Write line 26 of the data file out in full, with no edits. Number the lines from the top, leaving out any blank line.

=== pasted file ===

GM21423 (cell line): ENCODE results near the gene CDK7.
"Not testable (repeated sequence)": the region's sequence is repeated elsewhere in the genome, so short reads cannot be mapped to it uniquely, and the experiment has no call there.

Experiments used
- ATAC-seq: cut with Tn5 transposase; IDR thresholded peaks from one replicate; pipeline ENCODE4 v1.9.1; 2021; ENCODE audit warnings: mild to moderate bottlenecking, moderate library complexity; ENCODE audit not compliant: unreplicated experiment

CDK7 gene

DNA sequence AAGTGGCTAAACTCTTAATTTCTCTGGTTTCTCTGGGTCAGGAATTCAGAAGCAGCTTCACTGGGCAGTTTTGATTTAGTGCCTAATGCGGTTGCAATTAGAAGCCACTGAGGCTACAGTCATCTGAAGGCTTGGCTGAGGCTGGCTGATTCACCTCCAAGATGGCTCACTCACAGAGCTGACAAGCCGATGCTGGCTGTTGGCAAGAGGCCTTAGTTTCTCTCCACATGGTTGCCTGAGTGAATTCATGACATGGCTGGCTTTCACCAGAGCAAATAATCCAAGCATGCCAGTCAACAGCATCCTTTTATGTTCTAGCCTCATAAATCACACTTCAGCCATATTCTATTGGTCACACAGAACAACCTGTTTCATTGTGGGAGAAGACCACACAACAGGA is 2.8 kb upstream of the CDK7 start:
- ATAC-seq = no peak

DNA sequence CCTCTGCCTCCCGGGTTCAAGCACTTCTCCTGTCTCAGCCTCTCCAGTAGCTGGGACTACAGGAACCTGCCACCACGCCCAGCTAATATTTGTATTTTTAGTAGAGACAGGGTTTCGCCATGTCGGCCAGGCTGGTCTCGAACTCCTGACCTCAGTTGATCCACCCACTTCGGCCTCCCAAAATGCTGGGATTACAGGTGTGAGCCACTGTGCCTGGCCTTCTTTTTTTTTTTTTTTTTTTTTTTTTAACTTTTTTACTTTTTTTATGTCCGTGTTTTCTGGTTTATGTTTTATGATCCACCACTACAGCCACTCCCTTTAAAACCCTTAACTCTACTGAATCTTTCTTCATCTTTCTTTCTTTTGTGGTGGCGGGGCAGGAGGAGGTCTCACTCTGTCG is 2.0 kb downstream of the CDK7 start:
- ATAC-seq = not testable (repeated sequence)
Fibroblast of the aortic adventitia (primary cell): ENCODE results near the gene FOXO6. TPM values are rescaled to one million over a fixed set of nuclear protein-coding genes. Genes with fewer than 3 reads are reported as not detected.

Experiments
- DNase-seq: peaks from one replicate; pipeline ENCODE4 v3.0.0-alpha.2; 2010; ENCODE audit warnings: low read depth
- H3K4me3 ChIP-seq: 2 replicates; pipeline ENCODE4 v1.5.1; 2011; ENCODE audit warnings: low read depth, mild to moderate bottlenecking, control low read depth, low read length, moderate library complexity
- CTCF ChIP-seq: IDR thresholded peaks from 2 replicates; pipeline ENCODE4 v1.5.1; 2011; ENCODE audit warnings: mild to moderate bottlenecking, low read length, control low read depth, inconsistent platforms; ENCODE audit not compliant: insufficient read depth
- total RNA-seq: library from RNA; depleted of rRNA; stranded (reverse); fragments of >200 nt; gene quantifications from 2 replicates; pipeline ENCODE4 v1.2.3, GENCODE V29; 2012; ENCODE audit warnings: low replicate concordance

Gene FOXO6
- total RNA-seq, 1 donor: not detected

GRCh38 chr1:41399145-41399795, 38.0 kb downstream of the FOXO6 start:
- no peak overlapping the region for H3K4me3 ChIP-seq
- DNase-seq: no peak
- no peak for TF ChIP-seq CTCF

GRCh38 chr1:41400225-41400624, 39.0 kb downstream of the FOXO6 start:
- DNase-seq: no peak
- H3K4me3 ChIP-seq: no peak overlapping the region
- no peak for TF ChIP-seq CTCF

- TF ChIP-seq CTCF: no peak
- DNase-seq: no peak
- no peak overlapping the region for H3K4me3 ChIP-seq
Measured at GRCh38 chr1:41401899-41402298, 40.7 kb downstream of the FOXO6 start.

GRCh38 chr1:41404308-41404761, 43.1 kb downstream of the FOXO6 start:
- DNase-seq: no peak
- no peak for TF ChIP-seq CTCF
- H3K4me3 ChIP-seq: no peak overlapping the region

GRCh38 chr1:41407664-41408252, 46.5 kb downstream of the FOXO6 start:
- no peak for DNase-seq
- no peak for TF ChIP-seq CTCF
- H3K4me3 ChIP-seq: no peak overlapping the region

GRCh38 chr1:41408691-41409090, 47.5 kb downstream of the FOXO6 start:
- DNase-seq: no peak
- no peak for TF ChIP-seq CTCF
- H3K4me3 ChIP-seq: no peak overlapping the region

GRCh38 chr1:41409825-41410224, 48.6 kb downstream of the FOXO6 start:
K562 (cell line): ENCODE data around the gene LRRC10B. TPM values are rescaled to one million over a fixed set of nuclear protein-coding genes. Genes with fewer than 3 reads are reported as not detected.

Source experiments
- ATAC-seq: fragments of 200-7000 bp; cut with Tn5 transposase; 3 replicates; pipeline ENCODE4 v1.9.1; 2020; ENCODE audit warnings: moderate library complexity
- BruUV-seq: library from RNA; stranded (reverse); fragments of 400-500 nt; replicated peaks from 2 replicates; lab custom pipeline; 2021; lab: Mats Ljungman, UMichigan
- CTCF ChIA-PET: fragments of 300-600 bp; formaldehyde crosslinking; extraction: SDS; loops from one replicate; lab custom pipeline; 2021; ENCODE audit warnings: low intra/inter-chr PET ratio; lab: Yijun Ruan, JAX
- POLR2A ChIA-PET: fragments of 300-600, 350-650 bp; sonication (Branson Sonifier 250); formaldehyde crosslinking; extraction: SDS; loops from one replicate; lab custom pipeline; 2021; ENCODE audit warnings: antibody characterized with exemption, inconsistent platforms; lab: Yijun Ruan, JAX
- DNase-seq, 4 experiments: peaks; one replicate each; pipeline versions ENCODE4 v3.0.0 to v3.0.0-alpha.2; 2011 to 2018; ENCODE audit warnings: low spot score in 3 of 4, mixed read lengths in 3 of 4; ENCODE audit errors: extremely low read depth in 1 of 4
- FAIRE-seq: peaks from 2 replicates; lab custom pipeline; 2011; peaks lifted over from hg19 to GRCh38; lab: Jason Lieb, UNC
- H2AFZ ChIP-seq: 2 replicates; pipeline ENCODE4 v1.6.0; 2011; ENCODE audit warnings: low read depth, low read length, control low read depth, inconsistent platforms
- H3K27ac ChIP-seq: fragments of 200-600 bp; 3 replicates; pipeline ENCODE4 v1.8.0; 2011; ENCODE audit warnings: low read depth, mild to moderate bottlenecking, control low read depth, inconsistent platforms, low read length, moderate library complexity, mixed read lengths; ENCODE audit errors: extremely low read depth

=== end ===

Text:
- TF ChIP-seq CTCF: no peak